With the grid enabled, the easiest way to keep shapes aligned is to draw them with uniform widths at the time they are added to the diagram. If you need to edit the alignment after the fact, you can use several approaches. The first approach is to click on each shape and drag it to its new location. (If you need to resize the shape to get it aligned properly, see the next section.)
The next approach is to select all the shapes you want to align, which will cause Word to display the Format tab. On the Format tab, click the Align dropdown menu, shown below. Making sure the Align Selected Objects item is checked, you can then use the alignment tool to align the shapes automatically.
The most obvious way to move shapes is to click and drag them to a new position. With the grid enabled, you can also move one or more selected shapes using the keyboard arrow keys and they will snap to the nearest gridline. You can nudge a shape by holding the Ctrl key down while pressing the keyboard arrow keys.
If you click on a shape, resize handles appear on the shape’s border, allowing you to click and drag a side or corner, as shown in the image. The green dot at top is the rotation adjustment handle.
Alternately, you can right-click on the shape and select "Format AutoShape" from the context menu. Clicking the Size tab on the Format AutoShape window will allow you to set the height, width and rotation angle to specific values.
Formatting shapes and connectors can be tedious if you try to do them one at a time. It is best to wait until you are finished with the flowchart and do the formatting in bulk. You can do this by selecting multiple shapes and formatting them together. You should format shapes and connectors separately because the styling tools are different for each.
If you have a format that you would like to reuse, you can right-click on a formatted shape and select "Set Autoshape Defaults". Any shape added subsequently will have the same fill color and border style.
When you select a shape or connector in Work 2007, a Format tab will appear on the ribbon, but you need to click to activate it. In Word 2010, the Format tab is automatically activated.
Quirk: Word 2007 has two format tabs – Drawing Tools Format and Text Box Tools Format. They are mostly the same. Word displays the Text Box Tools Format tab when the selected shape contains text and the Drawing Tools Format tab for all other shapes. In fact, if you add a flowchart shape to a drawing, selecting it will make the Drawing Tools Format tab appear, but once you add text to the shape, the Text Box Tools Format tab will appear. Fortunately, Word 2010 has only one Format tab.
The formatting tools are located on the Format tab in Word 2007 and 2010. Starting in Word 2013, the formatting dialog has been replaced with side panels, and the Shape Fill and Shape Outline menus are disabled on the Format ribbon tab. Instead, you can access them by right-clicking on a shape.
There are too many formatting tools to cover them all in detail, but the primary ones are covered below.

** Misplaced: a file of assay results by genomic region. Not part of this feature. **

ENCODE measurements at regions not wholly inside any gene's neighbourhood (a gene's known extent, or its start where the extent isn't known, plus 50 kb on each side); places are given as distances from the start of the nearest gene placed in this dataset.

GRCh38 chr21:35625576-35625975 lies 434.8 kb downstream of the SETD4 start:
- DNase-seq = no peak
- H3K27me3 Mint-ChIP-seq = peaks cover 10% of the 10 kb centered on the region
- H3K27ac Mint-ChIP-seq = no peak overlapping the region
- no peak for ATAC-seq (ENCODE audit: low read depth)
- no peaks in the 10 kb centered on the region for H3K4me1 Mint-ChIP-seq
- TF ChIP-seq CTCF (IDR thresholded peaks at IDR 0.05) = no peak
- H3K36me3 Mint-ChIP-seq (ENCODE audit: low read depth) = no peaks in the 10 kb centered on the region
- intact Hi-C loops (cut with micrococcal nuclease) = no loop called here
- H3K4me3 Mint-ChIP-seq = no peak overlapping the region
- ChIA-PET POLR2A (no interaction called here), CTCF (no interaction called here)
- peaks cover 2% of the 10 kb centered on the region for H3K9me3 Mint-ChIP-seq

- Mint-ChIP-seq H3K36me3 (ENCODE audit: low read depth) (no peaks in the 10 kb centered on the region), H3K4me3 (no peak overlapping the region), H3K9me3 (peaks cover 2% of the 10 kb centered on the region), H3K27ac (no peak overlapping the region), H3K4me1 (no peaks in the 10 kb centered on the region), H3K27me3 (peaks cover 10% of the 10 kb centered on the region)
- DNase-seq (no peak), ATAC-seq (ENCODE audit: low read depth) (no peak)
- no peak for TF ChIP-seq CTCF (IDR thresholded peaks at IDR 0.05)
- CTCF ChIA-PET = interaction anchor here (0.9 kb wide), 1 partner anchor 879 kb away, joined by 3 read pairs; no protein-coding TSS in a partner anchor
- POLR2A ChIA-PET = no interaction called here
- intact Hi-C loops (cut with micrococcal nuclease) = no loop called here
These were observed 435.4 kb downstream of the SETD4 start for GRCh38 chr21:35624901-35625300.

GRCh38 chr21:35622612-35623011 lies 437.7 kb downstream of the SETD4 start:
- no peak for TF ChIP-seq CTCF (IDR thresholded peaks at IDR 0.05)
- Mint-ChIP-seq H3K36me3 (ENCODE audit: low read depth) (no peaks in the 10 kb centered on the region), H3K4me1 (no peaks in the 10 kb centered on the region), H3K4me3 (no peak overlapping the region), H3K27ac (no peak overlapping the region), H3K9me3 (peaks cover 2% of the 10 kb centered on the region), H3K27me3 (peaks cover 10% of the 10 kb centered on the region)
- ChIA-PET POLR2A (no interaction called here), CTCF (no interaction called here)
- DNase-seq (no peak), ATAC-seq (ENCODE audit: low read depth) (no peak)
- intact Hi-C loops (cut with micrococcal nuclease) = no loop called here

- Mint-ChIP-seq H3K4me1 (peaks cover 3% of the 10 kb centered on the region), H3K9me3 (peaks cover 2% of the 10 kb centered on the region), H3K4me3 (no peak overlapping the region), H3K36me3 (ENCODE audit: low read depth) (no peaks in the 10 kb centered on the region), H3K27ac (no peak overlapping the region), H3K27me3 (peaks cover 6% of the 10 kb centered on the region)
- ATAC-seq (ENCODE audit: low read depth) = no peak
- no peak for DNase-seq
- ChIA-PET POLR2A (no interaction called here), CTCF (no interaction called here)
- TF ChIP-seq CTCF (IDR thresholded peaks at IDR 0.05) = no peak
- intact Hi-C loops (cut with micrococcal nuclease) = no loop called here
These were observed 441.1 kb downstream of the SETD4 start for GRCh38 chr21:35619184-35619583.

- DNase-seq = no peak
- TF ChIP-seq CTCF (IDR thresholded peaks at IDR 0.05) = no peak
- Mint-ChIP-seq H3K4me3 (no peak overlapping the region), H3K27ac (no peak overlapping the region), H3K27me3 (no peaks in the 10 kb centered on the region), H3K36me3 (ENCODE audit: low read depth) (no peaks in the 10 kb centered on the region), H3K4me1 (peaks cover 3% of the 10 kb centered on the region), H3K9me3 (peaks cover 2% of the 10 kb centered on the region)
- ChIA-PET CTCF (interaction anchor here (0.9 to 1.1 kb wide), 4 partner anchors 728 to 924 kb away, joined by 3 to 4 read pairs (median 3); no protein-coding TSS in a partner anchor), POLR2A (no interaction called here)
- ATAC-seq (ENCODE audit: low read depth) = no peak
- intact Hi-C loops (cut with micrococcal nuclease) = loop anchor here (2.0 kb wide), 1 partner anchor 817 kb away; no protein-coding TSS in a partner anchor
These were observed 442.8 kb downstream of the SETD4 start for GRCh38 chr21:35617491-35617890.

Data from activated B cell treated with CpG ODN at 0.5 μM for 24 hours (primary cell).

Shape Styles: The style gallery allows you to apply formatting to one or more selected shapes. There is a significant difference between Word 2007 and 2010. Word 2007 has a larger selection of styles, but they are not consistent with the Excel 2007 shape styles. Starting with Word 2010, the styles are uniform across all Office appslication - Word, Excel, and PowerPoint.
Shape Fill: Allows you to set custom fill colors and gradients for the shapes.
Shape Outlines: Allows you to set the line color and weight (thickness) of a shape's borders.
Change Shape: Allows you to change the type of the selected shape, e.g. from a process (rectangle) shape to a decision (diamond).
Tip: To access more formatting features (including vertical text alignment), right-click on a shape and select Format AutoShape.
Word 2007: There is a gallery of styles available, but unfortunately, these are the styles used for flowchart shapes and do not work well for lines. To format connectors, you should use the color and weight settings available in the Shape Outline dropdown menu.
Word 2010 - 2016: Formatting connectors in Word 2010 - 2016 is straightforward. Just as with flowchart shapes, when you click a connector, the Format tab will be active, and a list of built-in styles is available for quick selection. Unlike Word 2007, the styles in Word 2010 - 2016 are actually attractive.
The bad news about flowcharting in Word is that it can be difficult to customize the text formatting. Some changes can be done in bulk and some must be done one shape at a time.
Note:In Word 2007, the default text alignment is top, left. In Word 2010, it is centered both horizontally and vertically.
When you are done with the flowchart your canvas may be much larger than the diagram. If you want to shrink the canvas to the minimum footprint, right-click on the canvas and select Fit from the context menu.
On the other hand, you may want the diagram centered on the page horizontally, vertically, or both. If so, follow these steps:
If you don't Group the shapes before doing the alignment, the shapes will stack on top of each in the center of the canvas.
Finally, you can spruce up the flowchart a bit by adding formatting to the canvas. The Canvas shape itself can be changed - just like a flowchart shape - using the tools on the Format tab. In the sample flowchart above, the Change Shape tool was used to set the shape type to Alternate Process, which makes it a rounded rectangle. A custom fill color with a gradient scheme was applied. Finally, the Drop Shadow tool was used to add depth.